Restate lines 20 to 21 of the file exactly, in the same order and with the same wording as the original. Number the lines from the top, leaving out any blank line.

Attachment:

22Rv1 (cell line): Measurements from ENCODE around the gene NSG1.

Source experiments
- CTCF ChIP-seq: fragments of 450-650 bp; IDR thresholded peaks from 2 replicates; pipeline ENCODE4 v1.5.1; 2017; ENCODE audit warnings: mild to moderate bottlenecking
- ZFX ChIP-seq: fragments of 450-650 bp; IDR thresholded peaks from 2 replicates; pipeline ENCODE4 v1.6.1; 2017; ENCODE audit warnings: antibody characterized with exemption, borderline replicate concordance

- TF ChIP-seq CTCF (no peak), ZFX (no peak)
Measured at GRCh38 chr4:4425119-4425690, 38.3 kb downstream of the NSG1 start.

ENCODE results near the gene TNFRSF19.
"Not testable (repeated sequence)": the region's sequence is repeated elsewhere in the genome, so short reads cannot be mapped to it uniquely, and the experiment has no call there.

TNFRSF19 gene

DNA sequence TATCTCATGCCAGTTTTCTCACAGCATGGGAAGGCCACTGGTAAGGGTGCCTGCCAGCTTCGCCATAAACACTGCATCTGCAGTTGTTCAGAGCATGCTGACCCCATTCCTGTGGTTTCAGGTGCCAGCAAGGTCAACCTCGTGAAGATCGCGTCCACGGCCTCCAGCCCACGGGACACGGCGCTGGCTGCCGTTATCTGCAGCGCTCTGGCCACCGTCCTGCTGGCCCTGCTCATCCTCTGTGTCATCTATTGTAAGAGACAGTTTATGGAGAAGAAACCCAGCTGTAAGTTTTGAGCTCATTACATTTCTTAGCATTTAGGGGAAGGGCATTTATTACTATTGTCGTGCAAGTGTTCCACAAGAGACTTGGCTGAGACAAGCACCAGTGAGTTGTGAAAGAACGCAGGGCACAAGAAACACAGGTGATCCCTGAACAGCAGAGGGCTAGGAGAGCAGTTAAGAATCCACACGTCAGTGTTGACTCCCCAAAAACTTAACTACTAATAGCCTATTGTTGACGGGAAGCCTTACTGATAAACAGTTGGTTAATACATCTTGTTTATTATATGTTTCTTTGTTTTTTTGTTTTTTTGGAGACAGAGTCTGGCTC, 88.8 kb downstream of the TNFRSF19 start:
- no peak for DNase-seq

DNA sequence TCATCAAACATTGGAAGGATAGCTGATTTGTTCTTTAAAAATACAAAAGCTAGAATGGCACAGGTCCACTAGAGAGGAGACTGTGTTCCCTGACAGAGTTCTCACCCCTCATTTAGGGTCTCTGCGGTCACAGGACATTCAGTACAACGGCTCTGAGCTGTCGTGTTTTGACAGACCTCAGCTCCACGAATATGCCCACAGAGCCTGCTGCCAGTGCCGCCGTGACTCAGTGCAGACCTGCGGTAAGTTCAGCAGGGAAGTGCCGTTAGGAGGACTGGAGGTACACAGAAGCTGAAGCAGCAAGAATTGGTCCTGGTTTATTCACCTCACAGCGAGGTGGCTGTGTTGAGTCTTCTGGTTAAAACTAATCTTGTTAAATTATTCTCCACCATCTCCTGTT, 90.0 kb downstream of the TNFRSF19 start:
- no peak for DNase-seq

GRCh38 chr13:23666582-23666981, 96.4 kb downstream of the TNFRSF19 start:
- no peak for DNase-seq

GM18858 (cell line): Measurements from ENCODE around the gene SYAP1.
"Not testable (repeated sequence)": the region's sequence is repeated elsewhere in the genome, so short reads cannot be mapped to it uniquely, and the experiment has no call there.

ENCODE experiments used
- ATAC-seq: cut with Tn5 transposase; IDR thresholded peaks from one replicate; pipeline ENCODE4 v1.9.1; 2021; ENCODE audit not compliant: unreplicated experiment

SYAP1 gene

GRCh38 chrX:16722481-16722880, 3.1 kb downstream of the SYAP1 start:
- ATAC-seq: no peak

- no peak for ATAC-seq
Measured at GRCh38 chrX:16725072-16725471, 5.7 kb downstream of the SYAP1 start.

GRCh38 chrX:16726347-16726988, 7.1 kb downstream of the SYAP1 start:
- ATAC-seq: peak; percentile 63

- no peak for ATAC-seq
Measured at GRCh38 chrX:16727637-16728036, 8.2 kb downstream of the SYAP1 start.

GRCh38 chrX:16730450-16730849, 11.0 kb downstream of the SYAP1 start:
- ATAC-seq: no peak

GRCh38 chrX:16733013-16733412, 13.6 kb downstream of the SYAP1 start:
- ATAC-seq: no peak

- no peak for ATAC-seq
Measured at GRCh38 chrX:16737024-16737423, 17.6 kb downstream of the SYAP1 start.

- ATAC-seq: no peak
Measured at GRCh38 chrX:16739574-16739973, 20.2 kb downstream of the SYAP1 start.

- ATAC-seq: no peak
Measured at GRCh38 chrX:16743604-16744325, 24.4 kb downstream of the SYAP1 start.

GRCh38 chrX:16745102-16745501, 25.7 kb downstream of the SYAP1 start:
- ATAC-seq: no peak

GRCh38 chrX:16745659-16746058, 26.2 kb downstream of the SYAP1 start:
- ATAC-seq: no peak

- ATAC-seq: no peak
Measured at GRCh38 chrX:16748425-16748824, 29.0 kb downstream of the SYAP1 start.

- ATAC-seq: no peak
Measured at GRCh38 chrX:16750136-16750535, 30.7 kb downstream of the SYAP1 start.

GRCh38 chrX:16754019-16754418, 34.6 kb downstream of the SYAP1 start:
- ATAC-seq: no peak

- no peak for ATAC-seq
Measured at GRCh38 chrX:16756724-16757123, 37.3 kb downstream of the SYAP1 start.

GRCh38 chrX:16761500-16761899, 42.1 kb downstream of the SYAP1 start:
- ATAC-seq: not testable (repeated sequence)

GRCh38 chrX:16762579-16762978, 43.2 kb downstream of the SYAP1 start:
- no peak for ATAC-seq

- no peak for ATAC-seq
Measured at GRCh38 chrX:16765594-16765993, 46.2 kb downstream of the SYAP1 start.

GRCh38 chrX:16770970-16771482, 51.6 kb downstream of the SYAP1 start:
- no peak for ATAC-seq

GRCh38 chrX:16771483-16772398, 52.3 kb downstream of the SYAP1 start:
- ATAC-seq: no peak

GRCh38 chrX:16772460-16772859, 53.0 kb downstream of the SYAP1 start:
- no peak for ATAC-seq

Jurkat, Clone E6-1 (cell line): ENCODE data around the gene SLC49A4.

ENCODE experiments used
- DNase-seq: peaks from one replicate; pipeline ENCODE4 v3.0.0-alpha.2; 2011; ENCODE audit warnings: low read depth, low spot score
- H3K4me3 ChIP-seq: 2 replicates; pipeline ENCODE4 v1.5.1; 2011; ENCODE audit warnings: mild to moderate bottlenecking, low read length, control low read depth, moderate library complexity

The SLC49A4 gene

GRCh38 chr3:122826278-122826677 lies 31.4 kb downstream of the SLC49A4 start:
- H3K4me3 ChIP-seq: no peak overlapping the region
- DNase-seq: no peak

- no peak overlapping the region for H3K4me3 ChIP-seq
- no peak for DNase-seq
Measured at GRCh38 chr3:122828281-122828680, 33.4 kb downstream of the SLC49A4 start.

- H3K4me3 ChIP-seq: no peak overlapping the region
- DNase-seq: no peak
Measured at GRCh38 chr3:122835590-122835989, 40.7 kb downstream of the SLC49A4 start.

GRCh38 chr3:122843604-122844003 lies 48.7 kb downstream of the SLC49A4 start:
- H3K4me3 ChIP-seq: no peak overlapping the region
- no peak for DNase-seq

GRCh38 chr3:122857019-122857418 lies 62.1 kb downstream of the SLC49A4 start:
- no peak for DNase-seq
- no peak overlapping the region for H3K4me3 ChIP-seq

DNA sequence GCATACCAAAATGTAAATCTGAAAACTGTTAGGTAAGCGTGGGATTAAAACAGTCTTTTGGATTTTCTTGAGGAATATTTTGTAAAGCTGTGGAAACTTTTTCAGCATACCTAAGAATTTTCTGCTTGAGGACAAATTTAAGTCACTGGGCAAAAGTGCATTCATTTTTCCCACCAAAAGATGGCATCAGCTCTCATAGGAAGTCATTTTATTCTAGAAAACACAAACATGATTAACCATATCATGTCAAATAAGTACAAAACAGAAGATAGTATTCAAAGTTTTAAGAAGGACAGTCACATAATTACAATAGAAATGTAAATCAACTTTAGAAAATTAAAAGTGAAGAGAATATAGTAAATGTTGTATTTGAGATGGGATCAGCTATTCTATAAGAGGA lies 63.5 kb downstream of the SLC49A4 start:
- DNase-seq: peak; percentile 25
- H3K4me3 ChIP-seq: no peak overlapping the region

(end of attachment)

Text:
SYAP1 gene

GRCh38 chrX:16722481-16722880, 3.1 kb downstream of the SYAP1 start: